Saturn’s largest moon, Titan, offered tantalizing hints that it, too, could help us understand whether life could have evolved elsewhere. Cassini and ESA’s Huygens probe (which landed on Titan’s surface) found clear evidence for a global ocean of water beneath Titan’s thick, icy crust and an atmosphere teeming with prebiotic chemicals. Based on modeling studies, some researchers think Titan, too, may have hydrothermal chemistry in its ocean that could provide energy for life. On its frigid surface, which hosts vast seas of liquid hydrocarbons, scientists wonder, could Titan be home to exotic forms of life “as we don’t know it”?
At Saturn’s largest moon, Titan, Cassini and Huygens showed us one of the most Earth-like worlds we’ve ever encountered, with weather, climate and geology that provide new ways to understand our home planet.
Titan is 10 times farther from the sun than Earth and much colder, but Cassini showed it to be the only other place in our solar system with stable liquid on its surface and a kind of “hydrological” cycle involving methane rather than water.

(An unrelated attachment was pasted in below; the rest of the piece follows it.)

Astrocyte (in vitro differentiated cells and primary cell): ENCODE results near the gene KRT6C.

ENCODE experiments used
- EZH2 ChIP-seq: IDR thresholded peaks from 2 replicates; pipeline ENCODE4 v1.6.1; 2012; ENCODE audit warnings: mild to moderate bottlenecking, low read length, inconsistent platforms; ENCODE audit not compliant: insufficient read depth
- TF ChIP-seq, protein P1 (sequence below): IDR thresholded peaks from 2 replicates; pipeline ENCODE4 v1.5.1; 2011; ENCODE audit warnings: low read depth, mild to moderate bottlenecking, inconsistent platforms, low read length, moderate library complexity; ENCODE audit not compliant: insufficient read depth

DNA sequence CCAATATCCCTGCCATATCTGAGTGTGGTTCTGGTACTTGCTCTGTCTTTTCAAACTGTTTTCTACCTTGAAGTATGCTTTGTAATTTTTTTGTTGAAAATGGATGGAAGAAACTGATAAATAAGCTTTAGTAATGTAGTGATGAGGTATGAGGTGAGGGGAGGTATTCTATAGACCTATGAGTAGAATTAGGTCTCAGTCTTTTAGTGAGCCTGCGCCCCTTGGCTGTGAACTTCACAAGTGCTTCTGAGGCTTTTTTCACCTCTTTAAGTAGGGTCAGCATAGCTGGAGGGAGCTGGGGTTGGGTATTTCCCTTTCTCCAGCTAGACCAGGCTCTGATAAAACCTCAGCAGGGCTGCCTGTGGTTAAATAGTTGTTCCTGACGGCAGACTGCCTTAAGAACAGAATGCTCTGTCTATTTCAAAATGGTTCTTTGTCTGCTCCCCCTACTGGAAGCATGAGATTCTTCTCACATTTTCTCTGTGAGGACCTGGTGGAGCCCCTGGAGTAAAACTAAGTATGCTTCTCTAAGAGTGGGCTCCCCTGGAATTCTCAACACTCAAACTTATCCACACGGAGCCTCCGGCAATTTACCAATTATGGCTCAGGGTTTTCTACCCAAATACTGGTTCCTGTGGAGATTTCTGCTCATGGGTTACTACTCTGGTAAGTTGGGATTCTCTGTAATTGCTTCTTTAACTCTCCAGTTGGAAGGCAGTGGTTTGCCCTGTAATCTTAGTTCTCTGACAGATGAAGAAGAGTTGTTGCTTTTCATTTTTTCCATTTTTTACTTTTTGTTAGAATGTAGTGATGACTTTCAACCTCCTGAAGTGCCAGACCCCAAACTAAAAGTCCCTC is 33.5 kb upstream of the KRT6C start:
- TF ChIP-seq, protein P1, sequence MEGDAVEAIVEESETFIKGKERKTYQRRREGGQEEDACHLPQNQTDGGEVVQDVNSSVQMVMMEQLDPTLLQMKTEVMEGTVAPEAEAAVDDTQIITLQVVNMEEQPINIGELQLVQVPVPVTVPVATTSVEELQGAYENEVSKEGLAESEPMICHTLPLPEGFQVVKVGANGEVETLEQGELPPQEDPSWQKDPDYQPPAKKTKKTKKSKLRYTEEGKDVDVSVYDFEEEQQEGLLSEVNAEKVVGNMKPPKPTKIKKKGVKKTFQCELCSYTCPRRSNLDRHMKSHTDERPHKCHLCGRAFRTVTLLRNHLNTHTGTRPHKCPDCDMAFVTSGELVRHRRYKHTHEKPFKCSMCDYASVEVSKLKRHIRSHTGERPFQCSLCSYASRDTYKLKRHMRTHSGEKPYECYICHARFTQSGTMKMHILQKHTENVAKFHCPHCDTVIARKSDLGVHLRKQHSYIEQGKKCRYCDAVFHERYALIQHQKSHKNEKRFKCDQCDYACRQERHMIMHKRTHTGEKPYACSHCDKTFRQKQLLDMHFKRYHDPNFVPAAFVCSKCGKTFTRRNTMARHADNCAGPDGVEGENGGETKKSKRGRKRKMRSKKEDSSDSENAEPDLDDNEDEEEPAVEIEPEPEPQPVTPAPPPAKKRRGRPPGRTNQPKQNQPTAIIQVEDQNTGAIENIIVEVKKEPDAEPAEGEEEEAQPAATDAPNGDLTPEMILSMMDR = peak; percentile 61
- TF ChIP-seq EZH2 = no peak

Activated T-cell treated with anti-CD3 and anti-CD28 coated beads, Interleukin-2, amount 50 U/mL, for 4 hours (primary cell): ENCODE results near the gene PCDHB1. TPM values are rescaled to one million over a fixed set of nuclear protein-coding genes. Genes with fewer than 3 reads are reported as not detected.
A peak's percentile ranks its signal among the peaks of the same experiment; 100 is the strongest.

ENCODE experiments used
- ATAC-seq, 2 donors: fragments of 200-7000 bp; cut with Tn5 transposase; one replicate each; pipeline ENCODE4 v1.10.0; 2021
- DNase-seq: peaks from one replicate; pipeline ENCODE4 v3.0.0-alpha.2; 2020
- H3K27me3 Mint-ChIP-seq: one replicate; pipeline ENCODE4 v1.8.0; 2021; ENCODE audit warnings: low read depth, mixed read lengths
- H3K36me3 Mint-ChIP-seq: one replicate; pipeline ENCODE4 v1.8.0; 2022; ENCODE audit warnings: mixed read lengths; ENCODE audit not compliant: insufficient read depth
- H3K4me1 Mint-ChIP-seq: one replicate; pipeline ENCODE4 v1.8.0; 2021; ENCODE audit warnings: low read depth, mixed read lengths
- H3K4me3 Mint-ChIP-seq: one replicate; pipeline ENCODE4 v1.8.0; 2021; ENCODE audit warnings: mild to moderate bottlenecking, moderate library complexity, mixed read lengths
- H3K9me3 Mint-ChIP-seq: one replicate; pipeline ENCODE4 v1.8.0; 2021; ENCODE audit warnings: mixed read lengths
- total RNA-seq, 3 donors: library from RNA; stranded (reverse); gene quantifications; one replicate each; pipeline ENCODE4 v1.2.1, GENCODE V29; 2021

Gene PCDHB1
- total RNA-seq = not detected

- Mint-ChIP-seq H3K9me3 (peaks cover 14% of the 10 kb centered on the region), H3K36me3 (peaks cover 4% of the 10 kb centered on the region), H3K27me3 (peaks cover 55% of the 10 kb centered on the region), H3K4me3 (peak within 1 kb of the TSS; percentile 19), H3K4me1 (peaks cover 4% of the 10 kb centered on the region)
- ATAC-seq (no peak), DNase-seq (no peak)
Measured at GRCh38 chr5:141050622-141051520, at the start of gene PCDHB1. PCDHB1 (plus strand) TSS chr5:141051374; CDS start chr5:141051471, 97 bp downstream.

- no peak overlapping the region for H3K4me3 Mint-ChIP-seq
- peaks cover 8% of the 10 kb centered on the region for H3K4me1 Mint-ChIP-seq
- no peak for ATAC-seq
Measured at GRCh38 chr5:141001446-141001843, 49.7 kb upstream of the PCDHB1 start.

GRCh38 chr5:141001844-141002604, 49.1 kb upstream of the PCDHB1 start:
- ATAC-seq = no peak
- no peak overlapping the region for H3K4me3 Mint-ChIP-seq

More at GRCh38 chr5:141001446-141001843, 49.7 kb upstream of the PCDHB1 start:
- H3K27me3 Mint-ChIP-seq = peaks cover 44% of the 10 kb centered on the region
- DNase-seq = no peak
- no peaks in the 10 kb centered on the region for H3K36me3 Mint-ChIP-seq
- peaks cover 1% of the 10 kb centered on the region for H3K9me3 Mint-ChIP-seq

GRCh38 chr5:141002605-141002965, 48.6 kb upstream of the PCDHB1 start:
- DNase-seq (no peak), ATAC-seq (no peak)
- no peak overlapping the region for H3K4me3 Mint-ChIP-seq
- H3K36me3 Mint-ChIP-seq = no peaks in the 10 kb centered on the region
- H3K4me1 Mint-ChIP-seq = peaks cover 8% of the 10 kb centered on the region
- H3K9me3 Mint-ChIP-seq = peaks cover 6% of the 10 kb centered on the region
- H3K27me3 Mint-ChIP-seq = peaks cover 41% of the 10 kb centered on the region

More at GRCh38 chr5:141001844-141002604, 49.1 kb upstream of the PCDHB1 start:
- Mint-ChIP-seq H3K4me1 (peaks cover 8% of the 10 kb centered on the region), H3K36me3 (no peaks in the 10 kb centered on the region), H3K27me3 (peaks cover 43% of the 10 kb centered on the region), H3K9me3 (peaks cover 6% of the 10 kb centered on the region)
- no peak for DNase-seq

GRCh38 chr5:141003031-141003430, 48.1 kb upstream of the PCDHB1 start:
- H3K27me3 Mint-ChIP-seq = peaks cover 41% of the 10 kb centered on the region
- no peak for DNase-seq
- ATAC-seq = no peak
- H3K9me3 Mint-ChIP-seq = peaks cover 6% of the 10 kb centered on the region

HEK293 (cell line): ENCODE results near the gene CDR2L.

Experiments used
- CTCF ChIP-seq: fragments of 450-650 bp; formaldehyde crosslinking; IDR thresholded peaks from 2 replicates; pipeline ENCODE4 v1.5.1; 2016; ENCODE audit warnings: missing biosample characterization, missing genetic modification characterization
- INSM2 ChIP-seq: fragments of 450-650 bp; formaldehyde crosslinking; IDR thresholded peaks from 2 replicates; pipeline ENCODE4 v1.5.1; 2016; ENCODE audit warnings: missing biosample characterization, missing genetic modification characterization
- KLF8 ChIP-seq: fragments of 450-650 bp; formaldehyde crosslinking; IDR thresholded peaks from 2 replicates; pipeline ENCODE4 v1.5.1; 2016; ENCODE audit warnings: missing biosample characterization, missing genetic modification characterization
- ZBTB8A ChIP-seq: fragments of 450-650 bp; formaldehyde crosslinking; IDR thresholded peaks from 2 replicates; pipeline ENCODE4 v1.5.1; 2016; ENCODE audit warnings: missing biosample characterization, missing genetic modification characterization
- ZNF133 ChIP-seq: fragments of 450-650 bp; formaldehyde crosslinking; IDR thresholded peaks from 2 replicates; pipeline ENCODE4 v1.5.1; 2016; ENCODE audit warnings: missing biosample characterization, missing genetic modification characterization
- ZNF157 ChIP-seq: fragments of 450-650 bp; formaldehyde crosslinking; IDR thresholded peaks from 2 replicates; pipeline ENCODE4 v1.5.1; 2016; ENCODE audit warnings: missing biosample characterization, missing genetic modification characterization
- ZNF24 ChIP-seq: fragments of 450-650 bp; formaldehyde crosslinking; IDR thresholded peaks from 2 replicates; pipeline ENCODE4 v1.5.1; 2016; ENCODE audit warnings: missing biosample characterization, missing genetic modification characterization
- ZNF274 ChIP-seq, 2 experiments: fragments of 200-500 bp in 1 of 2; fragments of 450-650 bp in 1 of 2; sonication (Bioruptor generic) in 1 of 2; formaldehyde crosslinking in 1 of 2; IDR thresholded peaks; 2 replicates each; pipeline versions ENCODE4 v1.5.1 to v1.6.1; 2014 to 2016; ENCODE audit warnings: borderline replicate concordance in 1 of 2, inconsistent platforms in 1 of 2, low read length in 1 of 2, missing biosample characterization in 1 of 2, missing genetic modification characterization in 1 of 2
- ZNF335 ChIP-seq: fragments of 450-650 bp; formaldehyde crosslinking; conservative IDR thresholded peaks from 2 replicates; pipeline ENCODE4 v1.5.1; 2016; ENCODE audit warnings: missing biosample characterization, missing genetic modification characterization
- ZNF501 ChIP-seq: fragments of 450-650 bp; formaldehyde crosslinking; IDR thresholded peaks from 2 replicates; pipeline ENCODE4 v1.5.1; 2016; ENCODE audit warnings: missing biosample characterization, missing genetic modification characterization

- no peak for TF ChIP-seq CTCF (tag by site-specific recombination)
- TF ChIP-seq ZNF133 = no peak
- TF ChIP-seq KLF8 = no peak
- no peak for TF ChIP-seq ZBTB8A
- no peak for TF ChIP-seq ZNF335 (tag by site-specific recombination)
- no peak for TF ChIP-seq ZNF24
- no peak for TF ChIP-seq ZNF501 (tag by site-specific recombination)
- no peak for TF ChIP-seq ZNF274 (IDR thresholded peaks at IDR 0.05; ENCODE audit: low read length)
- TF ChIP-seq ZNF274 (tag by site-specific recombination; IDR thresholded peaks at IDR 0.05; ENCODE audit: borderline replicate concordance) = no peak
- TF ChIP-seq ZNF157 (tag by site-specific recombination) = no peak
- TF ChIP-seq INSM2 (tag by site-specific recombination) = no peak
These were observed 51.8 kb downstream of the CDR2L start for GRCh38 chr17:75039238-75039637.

Flowing liquid hydrocarbons at Titan make for eerily Earthlike landscapes — they carve branching channels and steep canyons into rock-hard ice; they settle into lakes and seas with gently sloping shorelines and sheltered bays; they tumble water-ice “rocks” into rounded pebble shapes like those in earthly rivers.
Titan’s landscape also shares other similarities with Earth. Large, arid swaths of dunes gird the moon’s equatorial regions. Composed of organic materials that settle out of Titan’s thick, hazy atmosphere, these dunelands are sculpted by winds in ways similar to dunes in places like Namibia and the Sahara. Scientists have also spotted volcano-like mounds that, if indeed volcanic in nature, would erupt slushy lavas made of water rather than molten rock.